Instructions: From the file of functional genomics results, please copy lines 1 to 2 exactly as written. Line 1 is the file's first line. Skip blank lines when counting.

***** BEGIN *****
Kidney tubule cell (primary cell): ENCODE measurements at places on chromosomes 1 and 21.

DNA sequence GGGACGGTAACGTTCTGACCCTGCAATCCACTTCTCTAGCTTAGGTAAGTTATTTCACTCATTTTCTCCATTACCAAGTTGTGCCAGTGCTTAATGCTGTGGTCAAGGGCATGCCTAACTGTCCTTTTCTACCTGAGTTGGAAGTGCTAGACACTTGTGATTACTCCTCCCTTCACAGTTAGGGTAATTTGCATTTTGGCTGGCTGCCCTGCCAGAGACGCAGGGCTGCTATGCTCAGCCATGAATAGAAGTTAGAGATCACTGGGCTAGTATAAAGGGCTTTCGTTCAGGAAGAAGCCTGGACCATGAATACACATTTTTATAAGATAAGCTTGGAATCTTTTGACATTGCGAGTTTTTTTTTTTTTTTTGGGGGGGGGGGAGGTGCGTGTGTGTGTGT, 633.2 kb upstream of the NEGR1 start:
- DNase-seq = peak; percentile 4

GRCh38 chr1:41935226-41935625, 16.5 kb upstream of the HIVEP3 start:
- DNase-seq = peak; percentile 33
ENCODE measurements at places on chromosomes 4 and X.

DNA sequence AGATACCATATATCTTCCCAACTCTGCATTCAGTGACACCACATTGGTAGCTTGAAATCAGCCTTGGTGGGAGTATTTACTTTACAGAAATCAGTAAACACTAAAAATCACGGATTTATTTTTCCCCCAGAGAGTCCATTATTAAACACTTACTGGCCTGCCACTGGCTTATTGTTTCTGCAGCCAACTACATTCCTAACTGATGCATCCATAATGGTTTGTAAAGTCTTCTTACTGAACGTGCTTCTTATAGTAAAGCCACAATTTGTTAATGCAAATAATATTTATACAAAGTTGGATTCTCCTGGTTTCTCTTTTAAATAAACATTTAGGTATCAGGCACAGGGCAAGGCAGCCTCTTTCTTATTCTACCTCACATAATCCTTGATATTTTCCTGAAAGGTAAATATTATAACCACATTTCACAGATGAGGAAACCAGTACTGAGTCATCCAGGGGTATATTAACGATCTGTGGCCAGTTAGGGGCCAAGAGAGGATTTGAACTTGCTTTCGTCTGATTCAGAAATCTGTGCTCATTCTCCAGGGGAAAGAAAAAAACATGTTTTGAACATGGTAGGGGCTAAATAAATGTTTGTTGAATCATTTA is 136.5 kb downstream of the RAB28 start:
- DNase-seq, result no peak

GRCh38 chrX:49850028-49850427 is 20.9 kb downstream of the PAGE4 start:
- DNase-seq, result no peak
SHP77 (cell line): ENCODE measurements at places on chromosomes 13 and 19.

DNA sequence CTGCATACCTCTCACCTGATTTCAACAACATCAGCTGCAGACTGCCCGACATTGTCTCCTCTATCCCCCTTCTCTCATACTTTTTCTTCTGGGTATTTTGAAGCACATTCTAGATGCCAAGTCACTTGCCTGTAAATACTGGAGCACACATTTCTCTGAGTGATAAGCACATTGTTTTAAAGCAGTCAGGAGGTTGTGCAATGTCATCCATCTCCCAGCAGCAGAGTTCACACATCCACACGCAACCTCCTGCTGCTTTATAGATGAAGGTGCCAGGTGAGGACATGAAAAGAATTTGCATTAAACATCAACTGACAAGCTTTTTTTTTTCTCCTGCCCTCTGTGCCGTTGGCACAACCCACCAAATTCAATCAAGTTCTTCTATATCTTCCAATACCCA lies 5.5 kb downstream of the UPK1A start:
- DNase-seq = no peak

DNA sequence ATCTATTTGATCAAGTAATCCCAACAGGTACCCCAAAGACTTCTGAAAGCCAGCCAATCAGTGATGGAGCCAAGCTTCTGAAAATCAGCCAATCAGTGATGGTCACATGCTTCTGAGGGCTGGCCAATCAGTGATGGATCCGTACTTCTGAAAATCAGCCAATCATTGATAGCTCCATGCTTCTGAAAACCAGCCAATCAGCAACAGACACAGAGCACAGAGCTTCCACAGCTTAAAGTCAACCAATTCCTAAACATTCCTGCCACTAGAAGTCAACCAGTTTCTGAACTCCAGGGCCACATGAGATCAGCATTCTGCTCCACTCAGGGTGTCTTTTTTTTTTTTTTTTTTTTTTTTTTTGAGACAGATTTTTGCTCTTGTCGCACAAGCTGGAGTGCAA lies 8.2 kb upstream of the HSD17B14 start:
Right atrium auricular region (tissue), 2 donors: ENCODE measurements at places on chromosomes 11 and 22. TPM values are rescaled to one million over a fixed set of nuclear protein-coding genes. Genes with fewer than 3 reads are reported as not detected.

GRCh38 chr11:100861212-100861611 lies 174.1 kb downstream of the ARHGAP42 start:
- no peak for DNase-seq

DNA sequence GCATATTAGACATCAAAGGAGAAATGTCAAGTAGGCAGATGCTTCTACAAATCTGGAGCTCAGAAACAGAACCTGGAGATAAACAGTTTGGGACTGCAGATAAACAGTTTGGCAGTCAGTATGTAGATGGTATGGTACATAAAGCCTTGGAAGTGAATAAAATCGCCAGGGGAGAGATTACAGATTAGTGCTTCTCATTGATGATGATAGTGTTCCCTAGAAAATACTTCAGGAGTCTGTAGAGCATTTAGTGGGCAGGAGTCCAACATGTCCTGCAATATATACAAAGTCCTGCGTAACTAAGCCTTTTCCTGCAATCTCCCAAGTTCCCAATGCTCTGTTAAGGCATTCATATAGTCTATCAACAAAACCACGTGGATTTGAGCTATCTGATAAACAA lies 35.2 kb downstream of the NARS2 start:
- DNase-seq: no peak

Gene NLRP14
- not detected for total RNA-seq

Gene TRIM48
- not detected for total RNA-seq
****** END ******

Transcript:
Kidney tubule cell (primary cell): ENCODE measurements at places on chromosomes 1 and 21.

DNA sequence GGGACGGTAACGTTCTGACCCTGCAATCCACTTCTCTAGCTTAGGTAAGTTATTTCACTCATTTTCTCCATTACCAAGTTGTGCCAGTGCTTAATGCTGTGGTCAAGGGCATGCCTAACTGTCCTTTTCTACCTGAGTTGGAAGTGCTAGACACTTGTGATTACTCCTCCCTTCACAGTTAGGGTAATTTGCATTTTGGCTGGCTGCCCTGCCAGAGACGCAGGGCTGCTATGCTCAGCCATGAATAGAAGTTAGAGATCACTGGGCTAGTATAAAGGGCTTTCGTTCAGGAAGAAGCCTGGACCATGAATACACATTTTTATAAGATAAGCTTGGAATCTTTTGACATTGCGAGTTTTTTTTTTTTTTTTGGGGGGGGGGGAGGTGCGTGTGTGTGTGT, 633.2 kb upstream of the NEGR1 start: